Opening Scripture: Bible Reading and Interpretive Authority in Puritan New England
University of Chicago Press, 15 janv. 2003 - 309 pages
"Opening Scripture provides a thorough and original account of ministerial and lay strategies for interpreting Scripture in the Massachusetts Bay. Demonstrating an impressive command of the vast literature and history of the period, Lisa Gordis moves deftly through discussions of major figures and events. This is a significant intervention in the study of Puritan New England."—Sandra M. Gustafson, University of Notre Dame
What role did the Bible really play in Puritan New England? Many have treated it as a blunt instrument used to cudgel dissenters into submission, but Lisa M. Gordis reveals instead that Puritan readings of the Bible showed great complexity and literary sophistication—so much complexity, in fact, that controversies over biblical interpretation threatened to tear Puritan society apart.
Drawing on Puritan preaching manuals and sermons as well as the texts of early religious controversies, Gordis argues that Puritan ministers did not expect to impose their views on their congregations. Instead they believed that interpretive consensus would emerge from the process of reading the Bible, with the Holy Spirit assisting readers to understand God's will. Treating the conflict over Roger Williams, the Antinomian Controversy, and the reluctant compromises of the Halfway Covenant as symptoms of a crisis that was as much literary as it was social or spiritual, Opening Scripture explores the profound consequences of Puritan negotiations over biblical interpretation for New England's literature and history.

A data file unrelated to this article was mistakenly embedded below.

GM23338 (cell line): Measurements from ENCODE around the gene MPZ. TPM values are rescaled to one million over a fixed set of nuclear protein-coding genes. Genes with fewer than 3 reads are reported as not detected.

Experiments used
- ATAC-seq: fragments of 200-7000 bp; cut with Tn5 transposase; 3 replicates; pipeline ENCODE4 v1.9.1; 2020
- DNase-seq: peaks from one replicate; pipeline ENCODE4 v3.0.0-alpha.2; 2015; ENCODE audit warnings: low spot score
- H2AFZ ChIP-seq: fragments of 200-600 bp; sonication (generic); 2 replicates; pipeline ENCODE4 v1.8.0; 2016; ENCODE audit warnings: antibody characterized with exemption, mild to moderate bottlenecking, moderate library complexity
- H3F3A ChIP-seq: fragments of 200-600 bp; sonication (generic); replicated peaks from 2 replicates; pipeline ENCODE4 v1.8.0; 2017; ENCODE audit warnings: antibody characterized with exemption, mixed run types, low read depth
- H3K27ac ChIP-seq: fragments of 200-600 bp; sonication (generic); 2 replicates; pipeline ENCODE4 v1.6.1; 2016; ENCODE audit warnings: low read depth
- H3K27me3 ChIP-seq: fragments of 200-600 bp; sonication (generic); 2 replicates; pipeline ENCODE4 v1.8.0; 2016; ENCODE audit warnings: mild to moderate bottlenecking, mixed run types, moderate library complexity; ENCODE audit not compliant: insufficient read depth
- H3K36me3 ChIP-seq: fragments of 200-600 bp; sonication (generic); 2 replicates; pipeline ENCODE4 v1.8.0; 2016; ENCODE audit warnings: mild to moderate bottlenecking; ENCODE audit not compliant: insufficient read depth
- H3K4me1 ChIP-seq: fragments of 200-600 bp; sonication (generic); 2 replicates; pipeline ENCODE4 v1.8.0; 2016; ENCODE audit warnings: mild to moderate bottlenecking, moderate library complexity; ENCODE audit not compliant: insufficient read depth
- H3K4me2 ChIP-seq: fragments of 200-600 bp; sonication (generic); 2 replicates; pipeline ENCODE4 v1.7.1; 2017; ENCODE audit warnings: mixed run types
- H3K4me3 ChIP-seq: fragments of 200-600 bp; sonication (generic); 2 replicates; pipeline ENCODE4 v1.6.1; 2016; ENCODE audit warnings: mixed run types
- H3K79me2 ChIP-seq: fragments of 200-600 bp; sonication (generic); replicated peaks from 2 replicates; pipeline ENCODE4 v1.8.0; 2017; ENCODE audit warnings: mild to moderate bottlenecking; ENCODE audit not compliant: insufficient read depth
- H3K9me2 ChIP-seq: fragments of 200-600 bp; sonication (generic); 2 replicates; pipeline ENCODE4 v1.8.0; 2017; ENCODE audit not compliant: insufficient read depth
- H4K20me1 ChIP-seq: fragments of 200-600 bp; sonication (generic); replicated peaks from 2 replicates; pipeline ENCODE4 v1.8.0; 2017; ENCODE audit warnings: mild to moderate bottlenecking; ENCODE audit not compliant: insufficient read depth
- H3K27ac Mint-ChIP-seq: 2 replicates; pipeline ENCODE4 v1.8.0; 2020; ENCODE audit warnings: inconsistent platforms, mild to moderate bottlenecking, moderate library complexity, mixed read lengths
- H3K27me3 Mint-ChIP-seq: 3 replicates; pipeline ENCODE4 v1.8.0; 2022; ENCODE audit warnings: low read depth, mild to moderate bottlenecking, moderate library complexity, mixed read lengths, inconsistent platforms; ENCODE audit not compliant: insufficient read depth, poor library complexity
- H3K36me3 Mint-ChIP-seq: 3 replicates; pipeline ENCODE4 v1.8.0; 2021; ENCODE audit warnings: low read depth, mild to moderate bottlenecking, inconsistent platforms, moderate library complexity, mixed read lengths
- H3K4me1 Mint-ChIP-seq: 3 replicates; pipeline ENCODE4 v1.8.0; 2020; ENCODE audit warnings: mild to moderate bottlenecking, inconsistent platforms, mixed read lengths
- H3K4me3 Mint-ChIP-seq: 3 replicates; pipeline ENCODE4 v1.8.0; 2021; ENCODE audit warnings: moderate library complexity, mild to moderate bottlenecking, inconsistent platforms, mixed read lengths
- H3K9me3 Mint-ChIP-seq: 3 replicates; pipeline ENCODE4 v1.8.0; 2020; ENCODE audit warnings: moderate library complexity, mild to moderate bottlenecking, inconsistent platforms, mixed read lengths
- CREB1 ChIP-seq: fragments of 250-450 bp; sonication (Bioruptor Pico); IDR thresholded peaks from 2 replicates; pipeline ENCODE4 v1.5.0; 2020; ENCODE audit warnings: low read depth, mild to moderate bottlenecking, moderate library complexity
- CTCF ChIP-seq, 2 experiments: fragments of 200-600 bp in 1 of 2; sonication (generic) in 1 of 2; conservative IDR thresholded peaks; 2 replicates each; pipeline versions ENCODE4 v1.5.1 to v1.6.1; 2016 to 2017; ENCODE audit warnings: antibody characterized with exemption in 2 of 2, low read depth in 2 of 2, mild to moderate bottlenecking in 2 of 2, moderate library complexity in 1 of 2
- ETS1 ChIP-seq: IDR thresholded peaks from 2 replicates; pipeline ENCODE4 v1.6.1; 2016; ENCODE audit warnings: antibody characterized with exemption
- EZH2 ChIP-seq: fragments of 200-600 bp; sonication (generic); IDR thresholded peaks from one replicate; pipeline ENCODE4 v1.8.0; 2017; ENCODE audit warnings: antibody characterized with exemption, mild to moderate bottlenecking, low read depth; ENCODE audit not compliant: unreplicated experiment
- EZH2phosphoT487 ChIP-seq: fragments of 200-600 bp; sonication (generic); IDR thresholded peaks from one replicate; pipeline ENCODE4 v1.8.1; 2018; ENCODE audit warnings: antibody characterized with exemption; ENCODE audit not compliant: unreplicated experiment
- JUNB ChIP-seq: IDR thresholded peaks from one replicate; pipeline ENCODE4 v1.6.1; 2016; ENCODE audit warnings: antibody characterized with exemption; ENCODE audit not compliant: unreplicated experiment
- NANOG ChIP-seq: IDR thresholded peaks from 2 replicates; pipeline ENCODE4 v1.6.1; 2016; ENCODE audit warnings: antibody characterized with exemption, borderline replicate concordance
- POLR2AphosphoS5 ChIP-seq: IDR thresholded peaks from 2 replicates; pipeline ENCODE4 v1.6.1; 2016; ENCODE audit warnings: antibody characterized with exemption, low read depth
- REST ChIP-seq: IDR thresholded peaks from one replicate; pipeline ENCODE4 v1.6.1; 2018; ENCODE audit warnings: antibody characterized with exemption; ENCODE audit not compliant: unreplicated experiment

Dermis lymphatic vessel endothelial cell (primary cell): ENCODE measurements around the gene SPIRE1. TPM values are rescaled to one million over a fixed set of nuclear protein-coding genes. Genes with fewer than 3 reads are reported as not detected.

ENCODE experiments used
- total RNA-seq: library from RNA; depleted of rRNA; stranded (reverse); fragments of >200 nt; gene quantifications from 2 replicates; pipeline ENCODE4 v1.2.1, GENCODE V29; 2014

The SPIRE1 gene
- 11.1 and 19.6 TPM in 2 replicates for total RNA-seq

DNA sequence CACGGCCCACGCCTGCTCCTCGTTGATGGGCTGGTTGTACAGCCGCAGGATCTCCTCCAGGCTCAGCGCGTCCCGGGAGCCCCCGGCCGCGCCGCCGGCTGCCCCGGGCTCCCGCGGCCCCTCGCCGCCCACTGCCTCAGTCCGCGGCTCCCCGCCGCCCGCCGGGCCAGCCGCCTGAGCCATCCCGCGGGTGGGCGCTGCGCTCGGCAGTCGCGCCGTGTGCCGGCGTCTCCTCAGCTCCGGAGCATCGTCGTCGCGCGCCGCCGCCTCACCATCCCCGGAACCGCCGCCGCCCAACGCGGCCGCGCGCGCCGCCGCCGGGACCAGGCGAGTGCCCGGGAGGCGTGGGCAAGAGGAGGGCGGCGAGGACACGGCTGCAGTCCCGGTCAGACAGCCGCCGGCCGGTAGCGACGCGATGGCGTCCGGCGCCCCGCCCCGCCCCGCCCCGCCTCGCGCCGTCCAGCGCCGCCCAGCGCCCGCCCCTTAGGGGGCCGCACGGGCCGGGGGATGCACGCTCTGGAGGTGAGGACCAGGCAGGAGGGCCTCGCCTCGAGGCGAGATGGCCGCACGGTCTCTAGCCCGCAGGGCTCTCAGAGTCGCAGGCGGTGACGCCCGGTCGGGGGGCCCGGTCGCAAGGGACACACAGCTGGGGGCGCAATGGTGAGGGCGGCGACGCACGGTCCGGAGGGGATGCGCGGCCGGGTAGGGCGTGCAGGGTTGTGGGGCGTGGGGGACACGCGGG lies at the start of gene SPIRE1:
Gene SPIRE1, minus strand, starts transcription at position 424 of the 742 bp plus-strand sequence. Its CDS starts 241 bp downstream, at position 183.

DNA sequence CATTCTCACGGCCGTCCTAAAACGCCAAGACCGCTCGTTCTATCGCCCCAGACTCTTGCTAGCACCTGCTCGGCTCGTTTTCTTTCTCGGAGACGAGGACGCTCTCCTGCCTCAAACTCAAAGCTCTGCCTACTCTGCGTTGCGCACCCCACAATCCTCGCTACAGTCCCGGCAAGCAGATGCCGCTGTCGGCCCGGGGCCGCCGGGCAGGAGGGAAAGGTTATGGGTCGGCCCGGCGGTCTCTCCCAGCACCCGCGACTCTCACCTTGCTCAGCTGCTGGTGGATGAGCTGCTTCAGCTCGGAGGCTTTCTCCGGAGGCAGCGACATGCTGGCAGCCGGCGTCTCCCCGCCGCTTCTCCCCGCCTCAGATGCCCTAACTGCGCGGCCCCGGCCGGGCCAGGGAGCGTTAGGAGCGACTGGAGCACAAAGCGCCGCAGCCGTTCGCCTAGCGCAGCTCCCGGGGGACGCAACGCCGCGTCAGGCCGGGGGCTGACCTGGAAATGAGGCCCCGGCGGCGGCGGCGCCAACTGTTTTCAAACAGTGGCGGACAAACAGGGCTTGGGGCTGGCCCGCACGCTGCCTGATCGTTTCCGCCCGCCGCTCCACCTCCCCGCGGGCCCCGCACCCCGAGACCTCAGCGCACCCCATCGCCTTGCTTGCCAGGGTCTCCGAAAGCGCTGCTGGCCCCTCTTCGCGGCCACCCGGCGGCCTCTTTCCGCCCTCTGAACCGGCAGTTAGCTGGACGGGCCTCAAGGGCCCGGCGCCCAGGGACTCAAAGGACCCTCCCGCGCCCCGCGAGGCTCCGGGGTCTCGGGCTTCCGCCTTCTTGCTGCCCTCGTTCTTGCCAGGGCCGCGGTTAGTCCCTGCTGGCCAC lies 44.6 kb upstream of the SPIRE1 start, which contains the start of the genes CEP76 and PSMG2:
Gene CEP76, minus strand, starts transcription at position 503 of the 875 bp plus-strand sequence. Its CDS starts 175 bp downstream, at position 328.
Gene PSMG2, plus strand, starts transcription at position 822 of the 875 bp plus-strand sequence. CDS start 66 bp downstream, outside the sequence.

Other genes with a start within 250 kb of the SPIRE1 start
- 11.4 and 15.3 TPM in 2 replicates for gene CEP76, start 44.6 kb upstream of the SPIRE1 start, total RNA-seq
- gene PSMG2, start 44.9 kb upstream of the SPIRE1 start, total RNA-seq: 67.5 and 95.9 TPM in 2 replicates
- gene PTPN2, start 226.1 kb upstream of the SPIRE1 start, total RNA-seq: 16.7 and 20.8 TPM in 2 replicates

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Opening the Text
Chapter 1 Humane Skill and The Arte of Prophecying
Reading Preaching and the Rhetoric of Inevitability
Gods Word and Gods Words
Thomas Hookers Affective Reading and Preaching
Lay Responses to the Preached Text
Roger Williams and the Problem of Interpretation
Consensus Reading and Revelation in the Antinomian Controversy
Autres éditions - Tout afficher
American Anne Antinomian appear Application approach argued argument Arte asserted authority believed Bernard Bible biblical text Boston called Cambridge chapter Christ Christian church cited claim colony concern congregants controversy course court Covenant debate described differences discussion dissent divine doctrine early elders emphasized England English Examination example exegesis explains fact faith ﬁrst God’s grace hand hath hear heart History Holy Hooker hoped human Hutchinson insisted interpretive John Cotton Journal language learned London Lord Massachusetts matter meaning ministerial ministers Moreover notes offered passage Perkins points position practice preaching Preparation present published Puritan questions quotation reader reading reason reports revelations rhetoric role scrip scriptural seems sense sermons Shepard soul speak Spirit Studies suggested things Thomas Thomas Hooker tion true truth understanding University Press unto verse Williams Winthrop word Writings York